Alabama's Racist DMV Closings Provoke Demand For Federal Voting Rights Investigation

Republicans have long been trying to make it harder for minorities to vote and participate in politics – mostly because they know minorities don’t connect with the GOP’s bigotry and exclusionary policies. One of the dirty tricks conservatives been trying to pull off is messing around with the requirements to vote – and targeting things like driver’s licenses, for example, making it harder for people to fulfill their rights.

In Alabama, a Democratic congresswoman is taking the GOP to task for these crooked practices. Rep. Terri Sewell has sent a letter to the U.S. Department of Justice requesting “a full and thorough investigation” into Alabama’s closing of driver’s license offices, particularly in counties with a majority of black citizens. Sewell outlines in her request that closing these offices puts black voters at yet another disadvantage and creates an unneccessary – not to mention – unethical – obstacle for voters. Sewell wrote to Attorney General Loretta Lynch:

“These closures will potentially disenfranchise Alabama’s poor, elderly, disabled, and black communities. To restrict the ability of any citizen to vote is an assault on the rights of all Americans to equally participate in the electoral process.”

The state’s decision to shut down driver’s license offices was announced last Wednesday. The Alabama Law Enforcement Agency chalked the closures up to budget constraints, and stated that examiners would be absent from 31 offices in the state – which means that 8 out of the 10 counties with the highest percentages of non-white voters will not have driver’s license offices. Interestingly enough, half of these counties had swung strongly Democratic during the 2012 election.

This is not the first time the state of Alabama has targeted black voters. In 2011, the state passed a restrictive voter ID law that would have affected minority voters. The law was to go into effect in 2014, and Alabama didn’t consult the Justice Department for approval (pre-clearance) like it was supposed to under the Voting Rights Act (VRA). But in 2013, the Supreme Court changed that pre-clearance provision, and Alabama took full advantage of it. It only took a few hours before the state announced that its unfair voter ID law would be ready for 2014, just as the state had planned. This law, according to the liberal Center for American Progress, was found to impact 250,000-500,000 of the state’s voters, who were disproportionately black.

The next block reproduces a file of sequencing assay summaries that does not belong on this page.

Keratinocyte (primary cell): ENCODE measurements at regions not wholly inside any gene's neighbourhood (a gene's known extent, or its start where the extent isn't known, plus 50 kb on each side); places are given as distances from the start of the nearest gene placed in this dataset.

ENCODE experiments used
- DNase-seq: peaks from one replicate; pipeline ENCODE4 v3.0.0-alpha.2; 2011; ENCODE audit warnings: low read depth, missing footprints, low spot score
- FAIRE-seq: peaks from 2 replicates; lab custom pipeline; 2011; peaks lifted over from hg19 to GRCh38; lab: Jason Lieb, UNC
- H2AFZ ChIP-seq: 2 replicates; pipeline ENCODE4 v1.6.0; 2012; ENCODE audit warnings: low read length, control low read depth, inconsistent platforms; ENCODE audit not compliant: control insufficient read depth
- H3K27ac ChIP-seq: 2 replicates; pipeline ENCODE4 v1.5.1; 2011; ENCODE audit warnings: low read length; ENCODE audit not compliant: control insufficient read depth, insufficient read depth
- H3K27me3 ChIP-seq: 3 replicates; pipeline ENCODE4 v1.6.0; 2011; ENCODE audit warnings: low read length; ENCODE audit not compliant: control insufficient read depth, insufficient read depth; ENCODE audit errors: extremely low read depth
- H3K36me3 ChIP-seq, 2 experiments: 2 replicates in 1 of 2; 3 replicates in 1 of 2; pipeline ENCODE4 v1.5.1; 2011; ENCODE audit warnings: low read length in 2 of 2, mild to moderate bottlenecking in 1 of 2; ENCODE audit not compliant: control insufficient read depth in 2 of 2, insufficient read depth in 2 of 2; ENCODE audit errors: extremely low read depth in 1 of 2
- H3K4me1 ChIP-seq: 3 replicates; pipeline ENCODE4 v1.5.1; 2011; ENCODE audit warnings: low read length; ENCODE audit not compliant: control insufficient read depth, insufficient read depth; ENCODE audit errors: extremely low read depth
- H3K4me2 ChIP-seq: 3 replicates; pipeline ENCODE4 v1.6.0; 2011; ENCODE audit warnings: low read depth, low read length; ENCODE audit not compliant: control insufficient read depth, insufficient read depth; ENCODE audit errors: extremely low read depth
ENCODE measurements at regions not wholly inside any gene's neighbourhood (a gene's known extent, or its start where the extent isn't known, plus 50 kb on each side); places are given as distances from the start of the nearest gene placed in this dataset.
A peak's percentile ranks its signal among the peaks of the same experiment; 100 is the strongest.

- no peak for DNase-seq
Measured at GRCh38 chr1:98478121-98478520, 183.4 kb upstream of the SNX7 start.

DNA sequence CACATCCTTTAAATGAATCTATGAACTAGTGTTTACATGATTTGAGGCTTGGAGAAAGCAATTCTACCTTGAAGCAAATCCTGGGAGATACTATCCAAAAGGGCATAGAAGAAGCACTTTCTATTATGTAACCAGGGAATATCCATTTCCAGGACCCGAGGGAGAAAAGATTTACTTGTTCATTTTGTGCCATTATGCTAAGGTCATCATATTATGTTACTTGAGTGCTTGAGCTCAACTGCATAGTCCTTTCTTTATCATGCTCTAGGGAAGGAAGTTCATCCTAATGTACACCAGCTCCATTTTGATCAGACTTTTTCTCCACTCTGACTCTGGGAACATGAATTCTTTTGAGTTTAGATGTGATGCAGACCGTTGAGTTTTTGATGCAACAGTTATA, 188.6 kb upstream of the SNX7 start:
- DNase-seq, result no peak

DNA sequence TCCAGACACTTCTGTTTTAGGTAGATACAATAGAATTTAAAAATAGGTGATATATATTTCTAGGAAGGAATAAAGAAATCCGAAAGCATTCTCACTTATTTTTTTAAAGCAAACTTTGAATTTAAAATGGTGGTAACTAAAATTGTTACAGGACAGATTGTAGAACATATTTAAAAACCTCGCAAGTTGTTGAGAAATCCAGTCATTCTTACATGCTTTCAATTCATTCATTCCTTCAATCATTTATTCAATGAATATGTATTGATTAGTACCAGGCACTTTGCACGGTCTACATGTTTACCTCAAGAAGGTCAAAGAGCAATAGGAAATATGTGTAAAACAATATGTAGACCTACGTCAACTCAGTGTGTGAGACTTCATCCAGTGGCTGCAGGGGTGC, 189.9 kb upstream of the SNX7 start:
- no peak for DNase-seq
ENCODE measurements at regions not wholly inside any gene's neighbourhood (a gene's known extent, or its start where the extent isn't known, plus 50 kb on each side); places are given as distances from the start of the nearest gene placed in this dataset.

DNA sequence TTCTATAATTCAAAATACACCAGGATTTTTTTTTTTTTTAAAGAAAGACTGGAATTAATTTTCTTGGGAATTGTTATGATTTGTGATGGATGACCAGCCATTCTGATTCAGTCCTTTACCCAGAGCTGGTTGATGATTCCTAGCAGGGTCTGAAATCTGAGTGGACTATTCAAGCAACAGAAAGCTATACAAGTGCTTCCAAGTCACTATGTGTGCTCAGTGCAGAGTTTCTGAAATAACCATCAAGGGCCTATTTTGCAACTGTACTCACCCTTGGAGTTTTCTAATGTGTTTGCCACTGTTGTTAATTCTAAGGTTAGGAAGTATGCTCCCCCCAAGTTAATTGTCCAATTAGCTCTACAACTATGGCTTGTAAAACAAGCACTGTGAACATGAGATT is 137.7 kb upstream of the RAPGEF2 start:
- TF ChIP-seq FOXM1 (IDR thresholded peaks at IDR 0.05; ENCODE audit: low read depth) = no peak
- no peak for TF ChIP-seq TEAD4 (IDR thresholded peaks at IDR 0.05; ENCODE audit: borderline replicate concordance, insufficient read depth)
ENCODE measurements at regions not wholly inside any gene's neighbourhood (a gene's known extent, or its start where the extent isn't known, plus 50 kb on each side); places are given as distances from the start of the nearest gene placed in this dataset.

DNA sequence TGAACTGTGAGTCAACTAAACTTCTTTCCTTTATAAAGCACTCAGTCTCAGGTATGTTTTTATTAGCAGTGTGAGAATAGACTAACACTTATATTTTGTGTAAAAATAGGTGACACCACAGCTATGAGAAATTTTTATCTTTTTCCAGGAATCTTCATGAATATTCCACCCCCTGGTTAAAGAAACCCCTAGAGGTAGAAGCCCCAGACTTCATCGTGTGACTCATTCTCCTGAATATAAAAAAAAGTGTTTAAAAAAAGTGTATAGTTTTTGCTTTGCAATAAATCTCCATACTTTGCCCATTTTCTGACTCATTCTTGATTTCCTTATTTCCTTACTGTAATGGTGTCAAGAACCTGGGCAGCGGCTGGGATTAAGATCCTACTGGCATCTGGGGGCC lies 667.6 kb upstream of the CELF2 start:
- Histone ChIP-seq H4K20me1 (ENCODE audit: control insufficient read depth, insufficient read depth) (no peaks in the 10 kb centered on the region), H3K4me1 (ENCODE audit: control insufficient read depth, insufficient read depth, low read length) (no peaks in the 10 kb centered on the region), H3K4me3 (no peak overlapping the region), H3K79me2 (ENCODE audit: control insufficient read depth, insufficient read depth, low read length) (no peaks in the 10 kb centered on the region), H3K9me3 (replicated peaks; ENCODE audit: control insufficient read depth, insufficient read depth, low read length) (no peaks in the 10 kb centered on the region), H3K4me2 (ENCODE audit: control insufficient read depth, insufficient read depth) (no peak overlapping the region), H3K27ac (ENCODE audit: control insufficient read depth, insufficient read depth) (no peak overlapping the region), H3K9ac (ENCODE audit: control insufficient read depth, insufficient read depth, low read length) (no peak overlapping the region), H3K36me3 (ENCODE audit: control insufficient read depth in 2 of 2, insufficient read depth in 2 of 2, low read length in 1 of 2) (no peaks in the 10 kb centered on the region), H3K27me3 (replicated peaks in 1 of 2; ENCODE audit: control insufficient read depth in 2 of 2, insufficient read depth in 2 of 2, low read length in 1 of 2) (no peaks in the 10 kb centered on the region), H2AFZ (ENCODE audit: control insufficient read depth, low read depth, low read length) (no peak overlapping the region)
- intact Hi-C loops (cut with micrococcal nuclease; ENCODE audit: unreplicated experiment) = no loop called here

Alabama Secretary of State John Merrill argues that people won’t have any trouble getting a vote ID despite the closings, because Board of Registrars offices in every county will still issue non-drivers voter ID cards, and the state will have a mobile ID-issuing office in every county. However, mobile sites have only issued 29 IDs since the beginning of the year, proving that it’s not an effective – or preferred – option. Merrill has pretty much shrugged off any responsibility to improve this. He told Talking Points Memo, “You can lead a horse to water but you can’t make him drink.”

Several months ago, Merrill implied that he felt there was nothing that needed improvement as far as voting in the state. He said, “I feel good about the kind of progress that we’re making and I don’t hear a hue and cry from our local officials about us not being able to meet the needs of all of our voters throughout the entire state. I say, at some point in time, you’ve got to forgive people.”

Gerry Hebert, who once served as a top official in the Voting Section of the Justice Department’s Civil Rights Division, disagrees and said this “absolutely” must be investigated and hopefully changed. Hebert explained:

“When I was there as deputy chief and acting chief of the Voting Section, and we received complaints and requests like this, especially one that has drawn a lot of attention and raises significant issues affecting a lot of voters, we would assign a team of people (one or two attorneys working under a deputy chief) to begin an investigation.”

Unfair voting policies like this are also becoming a talking point in the presidential race. Democratic presidential candidate Hillary Clinton has openly stated that the closings of driver’s license offices are “a blast from the Jim Crow past” and are “only going to make it harder for people to vote.” Clinton suggested a strengthened Voting Rights Act and automatic voter registration as a solution.

Congressional Black Caucus chair Rep. G.K. Butterfield echoed Clinton’s sentiments stating that voting policies like this “reminds us that 50 years after the passage of the Voting Rights Act, the fight for equal access to the polls still continues today.” Voting rights are the cornerstone of our economy, and we cannot allow the right-wing to take that away from us.

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